Great Blue Herons and Bald Eagles

I recently spent some time visiting and fishing with my friend Jack, who lives in Bel Air, Maryland. The original intent for my visit was for me to hit the Hickory Shad run on Deer Creek, but aside from getting some fish the first two nights on April 24th and 25th, the shad run had pretty much fizzled out.  Nevertheless we still had a great time. I also traveled to Budd Lake, New Jersey, on Saturday April 27th to tie flies and demonstrate at the Crossroads Angling Auction and Antique Tackle Show. For me the highlight of the day was when Hoagy Carmichael, bamboo rod builder and son of Hoagy Carmichael – songwriter, singer, pianist, composer, actor, singer, bandleader; admired and bought some of my extended body Green Drake Coffin flies and Spinner patterns. Hoagy Carmichael, the elder, is best known for composing the music for “Stardust“, “Georgia on My Mind“, “The Nearness of You“, and “Heart and Soul“, four of the most-recorded American songs of all time. His son has been part of the bamboo rod building heritage for many years. It was a thrill for me to meet him, especially since I have some of his father’s music on CD’s. See:

One afternoon Jack and I went to the lower western side access below the Conowingo Dam on the Susquehanna River, just to see the sights. Within the first five minutes, we saw a group of ten mature bald eagles soaring about 1500 feet above the river, all winging on the air currents in a fairly compact group. Other eagles could be seen at lower elevations, and there were several flying about across the river, close to a mile wide at that point. Additionally there were ospreys, cormorants, ducks, and numerous great blue herons. In fact, that part of Maryland has more herons in one area than I’d ever seen before. One night on Deer Creek while we were fishing, a group, or flock, of nine herons flew over at tree top level. Along the creek, they were always stationed in the riffs and pocket water, waiting patiently while hunting the shad or any other hapless fish that got too close to them. There would be easily upwards of a dozen to twenty or more herons on watch in a couple sections of the stream. Here’s some photos I took during my visit:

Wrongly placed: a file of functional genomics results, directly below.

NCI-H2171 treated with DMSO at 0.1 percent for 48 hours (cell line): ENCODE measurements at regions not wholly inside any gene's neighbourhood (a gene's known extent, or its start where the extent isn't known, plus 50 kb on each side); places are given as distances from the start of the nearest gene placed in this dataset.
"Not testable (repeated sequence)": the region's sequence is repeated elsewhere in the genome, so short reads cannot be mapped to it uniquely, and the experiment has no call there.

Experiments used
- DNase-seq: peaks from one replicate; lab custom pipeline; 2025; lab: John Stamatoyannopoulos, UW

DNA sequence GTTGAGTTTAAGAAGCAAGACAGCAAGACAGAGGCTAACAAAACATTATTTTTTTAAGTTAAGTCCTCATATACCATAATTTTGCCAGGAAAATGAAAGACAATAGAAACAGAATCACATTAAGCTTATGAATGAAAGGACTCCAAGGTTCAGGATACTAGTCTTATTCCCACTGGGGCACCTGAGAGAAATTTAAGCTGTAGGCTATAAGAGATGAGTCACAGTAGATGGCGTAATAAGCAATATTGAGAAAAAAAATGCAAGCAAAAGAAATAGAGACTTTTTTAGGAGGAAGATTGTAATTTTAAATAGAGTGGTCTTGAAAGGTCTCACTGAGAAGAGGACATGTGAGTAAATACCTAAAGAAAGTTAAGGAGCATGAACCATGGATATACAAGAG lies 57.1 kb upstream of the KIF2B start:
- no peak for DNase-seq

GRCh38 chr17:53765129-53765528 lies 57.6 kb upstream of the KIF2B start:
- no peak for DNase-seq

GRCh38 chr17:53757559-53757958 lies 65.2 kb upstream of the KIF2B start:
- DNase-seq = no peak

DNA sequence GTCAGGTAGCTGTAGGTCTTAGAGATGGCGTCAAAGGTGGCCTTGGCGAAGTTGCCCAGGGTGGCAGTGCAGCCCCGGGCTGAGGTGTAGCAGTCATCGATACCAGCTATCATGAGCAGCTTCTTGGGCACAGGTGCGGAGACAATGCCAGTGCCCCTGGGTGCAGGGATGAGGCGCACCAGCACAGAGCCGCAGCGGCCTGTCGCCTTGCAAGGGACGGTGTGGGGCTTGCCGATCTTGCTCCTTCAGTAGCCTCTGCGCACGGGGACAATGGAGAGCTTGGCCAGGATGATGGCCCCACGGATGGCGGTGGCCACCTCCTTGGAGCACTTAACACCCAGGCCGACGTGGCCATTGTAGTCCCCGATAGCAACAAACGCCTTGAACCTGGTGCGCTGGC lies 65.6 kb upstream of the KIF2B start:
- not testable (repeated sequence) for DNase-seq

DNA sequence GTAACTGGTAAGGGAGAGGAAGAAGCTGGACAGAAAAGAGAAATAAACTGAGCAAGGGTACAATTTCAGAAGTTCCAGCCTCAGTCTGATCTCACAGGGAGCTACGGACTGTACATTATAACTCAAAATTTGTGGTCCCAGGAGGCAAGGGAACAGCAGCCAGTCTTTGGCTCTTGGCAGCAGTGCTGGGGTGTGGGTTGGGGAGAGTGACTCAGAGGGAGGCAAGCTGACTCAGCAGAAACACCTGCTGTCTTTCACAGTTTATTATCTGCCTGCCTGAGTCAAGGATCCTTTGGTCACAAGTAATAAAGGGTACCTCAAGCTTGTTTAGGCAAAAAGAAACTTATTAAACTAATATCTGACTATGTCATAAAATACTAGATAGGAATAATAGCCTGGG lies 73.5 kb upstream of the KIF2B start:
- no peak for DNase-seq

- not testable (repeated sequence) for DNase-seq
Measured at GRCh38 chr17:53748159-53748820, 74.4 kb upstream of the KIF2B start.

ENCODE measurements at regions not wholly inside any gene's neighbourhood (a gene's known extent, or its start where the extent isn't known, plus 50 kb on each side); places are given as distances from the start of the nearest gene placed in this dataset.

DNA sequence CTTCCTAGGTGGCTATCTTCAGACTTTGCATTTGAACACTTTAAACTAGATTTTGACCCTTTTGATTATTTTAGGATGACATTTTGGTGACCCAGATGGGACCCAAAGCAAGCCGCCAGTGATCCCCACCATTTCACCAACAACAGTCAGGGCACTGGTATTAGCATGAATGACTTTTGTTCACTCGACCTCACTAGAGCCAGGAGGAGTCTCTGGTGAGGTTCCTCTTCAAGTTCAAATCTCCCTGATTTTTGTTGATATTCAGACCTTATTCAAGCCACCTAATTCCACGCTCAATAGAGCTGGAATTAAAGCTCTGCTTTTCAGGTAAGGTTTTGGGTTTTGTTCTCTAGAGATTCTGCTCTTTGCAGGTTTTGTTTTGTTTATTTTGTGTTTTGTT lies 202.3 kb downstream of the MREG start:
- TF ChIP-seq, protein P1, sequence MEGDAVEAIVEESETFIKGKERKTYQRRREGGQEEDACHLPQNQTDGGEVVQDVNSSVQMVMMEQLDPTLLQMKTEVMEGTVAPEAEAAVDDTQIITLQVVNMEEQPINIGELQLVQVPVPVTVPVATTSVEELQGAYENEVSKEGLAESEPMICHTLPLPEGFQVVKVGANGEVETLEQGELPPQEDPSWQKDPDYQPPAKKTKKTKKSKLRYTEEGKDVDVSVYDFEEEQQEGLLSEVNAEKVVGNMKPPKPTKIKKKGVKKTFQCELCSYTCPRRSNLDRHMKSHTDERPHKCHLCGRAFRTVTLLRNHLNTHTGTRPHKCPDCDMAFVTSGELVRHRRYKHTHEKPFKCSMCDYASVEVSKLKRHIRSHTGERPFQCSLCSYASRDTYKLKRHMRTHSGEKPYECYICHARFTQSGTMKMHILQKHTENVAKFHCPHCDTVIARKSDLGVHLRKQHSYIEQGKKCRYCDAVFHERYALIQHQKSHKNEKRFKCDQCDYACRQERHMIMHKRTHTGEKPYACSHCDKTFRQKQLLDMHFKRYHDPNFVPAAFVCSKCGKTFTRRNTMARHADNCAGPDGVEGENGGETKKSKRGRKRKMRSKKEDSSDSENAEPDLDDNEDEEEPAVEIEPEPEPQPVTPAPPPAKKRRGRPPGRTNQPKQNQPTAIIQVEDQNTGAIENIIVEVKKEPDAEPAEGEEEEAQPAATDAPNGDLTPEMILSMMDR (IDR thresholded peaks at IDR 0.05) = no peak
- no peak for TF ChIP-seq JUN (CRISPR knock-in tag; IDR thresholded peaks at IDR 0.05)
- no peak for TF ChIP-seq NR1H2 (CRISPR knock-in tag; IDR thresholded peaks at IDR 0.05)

Great Blue Heons on the Susquehanna River

Great blue herons on the Susquehanna River. How many do you see? The photo was taken with my zoom lens at 24x; these birds are a half-mile away. With no tripod, I rested the camera on the railing.

Another image, same distance and camera setting.

Another image, same distance and camera setting.

One more shot...

One more long-distance shot…

One night

One night on Deer Creek, Maryland, the hunter waits.


Here is a male in full breeding plumage,

Here is a great blue heron male in full breeding plumage, displaying those long spey hackles that we would love to tie flies with, but can’t because it’s illegal.

Bald eagle nest

Bald eagle nest along the road to Deer Creek. The young eagle’s head can be seen in the nest.

While we watched, the parent flew from the nest to  nearby limb.

While we watched, the parent flew from the nest and perched on a nearby limb.

According to my host this particular nest has been here for almost ten years.

According to my host this particular eagle nest has been here for almost ten years.

We also fished Muddy Creek in southern Pennsylvania. I’ll post those photos separately. I hope you enjoyed these pictures of “professional fishermen.”

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